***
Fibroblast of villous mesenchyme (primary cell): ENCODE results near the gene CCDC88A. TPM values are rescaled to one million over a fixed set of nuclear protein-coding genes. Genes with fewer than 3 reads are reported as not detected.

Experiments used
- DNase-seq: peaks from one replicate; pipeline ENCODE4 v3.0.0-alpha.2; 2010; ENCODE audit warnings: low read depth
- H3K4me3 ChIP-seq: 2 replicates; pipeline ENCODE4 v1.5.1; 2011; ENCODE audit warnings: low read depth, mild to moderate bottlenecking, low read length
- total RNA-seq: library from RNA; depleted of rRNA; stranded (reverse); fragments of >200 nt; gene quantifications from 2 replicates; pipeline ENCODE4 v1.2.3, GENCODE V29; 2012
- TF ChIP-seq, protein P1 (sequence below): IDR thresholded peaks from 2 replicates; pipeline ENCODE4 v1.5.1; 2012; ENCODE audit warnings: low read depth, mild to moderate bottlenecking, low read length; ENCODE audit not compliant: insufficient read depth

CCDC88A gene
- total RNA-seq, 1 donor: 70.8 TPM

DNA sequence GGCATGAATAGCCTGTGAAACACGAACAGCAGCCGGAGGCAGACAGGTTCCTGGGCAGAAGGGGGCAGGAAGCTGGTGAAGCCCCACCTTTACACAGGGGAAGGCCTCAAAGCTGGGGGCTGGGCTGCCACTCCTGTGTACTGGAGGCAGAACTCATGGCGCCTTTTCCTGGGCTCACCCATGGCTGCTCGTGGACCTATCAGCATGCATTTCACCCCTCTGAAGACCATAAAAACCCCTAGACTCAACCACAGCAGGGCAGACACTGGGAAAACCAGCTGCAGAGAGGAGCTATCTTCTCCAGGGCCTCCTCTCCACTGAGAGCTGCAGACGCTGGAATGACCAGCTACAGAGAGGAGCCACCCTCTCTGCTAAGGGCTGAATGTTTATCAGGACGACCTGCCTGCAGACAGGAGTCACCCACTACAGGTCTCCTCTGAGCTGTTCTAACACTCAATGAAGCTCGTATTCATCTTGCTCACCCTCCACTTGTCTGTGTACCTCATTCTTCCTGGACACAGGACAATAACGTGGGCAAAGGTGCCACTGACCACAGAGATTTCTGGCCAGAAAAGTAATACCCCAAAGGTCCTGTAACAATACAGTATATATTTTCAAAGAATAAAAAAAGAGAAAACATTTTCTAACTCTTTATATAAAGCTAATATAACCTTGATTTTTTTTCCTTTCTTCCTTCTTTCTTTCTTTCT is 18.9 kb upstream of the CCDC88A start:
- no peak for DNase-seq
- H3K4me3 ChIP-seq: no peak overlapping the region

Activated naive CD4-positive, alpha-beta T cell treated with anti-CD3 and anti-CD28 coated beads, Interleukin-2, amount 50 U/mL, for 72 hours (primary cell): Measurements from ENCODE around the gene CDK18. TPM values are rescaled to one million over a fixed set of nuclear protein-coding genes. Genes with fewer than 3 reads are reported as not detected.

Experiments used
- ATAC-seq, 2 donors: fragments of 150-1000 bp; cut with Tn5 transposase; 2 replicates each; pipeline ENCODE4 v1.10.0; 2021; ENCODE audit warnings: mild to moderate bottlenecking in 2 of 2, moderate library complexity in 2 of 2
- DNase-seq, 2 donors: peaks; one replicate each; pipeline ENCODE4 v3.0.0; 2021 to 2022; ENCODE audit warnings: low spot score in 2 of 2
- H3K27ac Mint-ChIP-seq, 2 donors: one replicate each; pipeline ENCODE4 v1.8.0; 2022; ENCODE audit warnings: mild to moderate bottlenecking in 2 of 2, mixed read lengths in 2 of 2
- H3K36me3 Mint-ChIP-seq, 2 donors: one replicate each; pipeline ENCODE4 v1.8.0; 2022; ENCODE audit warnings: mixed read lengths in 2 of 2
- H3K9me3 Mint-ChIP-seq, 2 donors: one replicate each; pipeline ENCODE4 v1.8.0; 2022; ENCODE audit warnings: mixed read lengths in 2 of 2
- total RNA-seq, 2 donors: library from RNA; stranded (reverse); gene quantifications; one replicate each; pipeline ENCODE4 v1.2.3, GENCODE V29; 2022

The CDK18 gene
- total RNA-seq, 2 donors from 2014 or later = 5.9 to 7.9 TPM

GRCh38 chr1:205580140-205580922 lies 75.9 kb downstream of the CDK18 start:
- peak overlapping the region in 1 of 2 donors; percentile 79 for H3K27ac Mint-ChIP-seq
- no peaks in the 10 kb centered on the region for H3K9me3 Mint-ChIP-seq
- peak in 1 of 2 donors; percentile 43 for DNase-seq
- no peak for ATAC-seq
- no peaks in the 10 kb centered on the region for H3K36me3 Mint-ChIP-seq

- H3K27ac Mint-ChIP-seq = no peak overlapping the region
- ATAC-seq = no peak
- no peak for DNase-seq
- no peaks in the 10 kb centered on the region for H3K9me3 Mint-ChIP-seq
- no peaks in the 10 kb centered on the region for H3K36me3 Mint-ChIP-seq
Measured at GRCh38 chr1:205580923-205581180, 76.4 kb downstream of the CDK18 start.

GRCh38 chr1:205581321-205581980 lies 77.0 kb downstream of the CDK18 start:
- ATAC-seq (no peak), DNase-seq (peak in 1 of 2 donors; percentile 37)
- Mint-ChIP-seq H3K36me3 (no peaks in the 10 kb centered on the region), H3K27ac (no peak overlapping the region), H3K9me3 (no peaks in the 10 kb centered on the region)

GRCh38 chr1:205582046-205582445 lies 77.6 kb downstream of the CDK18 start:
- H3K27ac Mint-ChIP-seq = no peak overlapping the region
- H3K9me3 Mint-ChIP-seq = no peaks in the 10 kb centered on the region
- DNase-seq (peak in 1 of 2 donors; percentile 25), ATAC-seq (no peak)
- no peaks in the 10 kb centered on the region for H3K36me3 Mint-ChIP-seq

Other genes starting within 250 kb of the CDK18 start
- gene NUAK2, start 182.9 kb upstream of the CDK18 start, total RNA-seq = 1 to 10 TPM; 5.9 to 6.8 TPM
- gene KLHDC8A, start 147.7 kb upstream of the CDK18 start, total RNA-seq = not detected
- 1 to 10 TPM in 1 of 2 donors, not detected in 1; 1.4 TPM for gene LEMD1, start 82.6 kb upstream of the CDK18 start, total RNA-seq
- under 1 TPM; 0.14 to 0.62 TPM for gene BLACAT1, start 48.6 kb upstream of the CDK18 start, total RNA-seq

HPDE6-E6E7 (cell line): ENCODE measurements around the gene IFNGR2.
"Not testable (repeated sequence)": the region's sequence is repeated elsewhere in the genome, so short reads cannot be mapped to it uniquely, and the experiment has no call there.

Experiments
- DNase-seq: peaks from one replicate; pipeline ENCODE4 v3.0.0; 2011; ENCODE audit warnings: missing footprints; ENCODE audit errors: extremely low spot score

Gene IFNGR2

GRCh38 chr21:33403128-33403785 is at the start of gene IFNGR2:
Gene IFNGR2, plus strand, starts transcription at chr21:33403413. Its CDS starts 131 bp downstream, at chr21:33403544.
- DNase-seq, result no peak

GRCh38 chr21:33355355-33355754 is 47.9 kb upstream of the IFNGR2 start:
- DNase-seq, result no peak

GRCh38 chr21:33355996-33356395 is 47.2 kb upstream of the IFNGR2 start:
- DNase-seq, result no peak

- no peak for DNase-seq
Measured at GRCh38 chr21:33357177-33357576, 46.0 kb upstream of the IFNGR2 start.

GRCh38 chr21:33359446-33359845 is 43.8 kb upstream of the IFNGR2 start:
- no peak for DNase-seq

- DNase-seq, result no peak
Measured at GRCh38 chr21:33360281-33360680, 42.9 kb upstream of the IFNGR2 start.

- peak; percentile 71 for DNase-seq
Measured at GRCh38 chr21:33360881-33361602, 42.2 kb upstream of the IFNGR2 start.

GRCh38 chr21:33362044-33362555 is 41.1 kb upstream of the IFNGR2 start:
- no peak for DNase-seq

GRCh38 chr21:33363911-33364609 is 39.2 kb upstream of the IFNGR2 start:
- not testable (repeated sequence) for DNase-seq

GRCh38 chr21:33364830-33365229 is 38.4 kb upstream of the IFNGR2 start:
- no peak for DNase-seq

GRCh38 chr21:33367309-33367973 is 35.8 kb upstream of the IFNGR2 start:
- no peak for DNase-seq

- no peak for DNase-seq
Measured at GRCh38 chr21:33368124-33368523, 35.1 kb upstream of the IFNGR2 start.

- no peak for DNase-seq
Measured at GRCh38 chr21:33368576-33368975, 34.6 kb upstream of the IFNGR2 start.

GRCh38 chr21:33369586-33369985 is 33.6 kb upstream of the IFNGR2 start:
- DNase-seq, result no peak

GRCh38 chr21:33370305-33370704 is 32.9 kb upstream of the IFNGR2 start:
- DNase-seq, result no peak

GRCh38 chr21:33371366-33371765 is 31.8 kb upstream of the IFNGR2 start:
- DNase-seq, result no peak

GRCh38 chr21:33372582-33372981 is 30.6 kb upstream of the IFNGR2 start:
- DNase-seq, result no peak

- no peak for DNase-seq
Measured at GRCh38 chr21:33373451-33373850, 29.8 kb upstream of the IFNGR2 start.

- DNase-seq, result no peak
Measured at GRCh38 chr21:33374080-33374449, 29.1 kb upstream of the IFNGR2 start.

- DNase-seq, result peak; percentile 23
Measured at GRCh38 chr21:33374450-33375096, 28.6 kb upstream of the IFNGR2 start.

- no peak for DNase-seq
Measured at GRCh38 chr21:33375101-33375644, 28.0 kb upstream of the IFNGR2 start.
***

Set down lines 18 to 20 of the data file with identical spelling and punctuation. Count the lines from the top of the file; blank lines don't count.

- H3K9me3 Mint-ChIP-seq, 2 donors: one replicate each; pipeline ENCODE4 v1.8.0; 2022; ENCODE audit warnings: mixed read lengths in 2 of 2
- total RNA-seq, 2 donors: library from RNA; stranded (reverse); gene quantifications; one replicate each; pipeline ENCODE4 v1.2.3, GENCODE V29; 2022

The CDK18 gene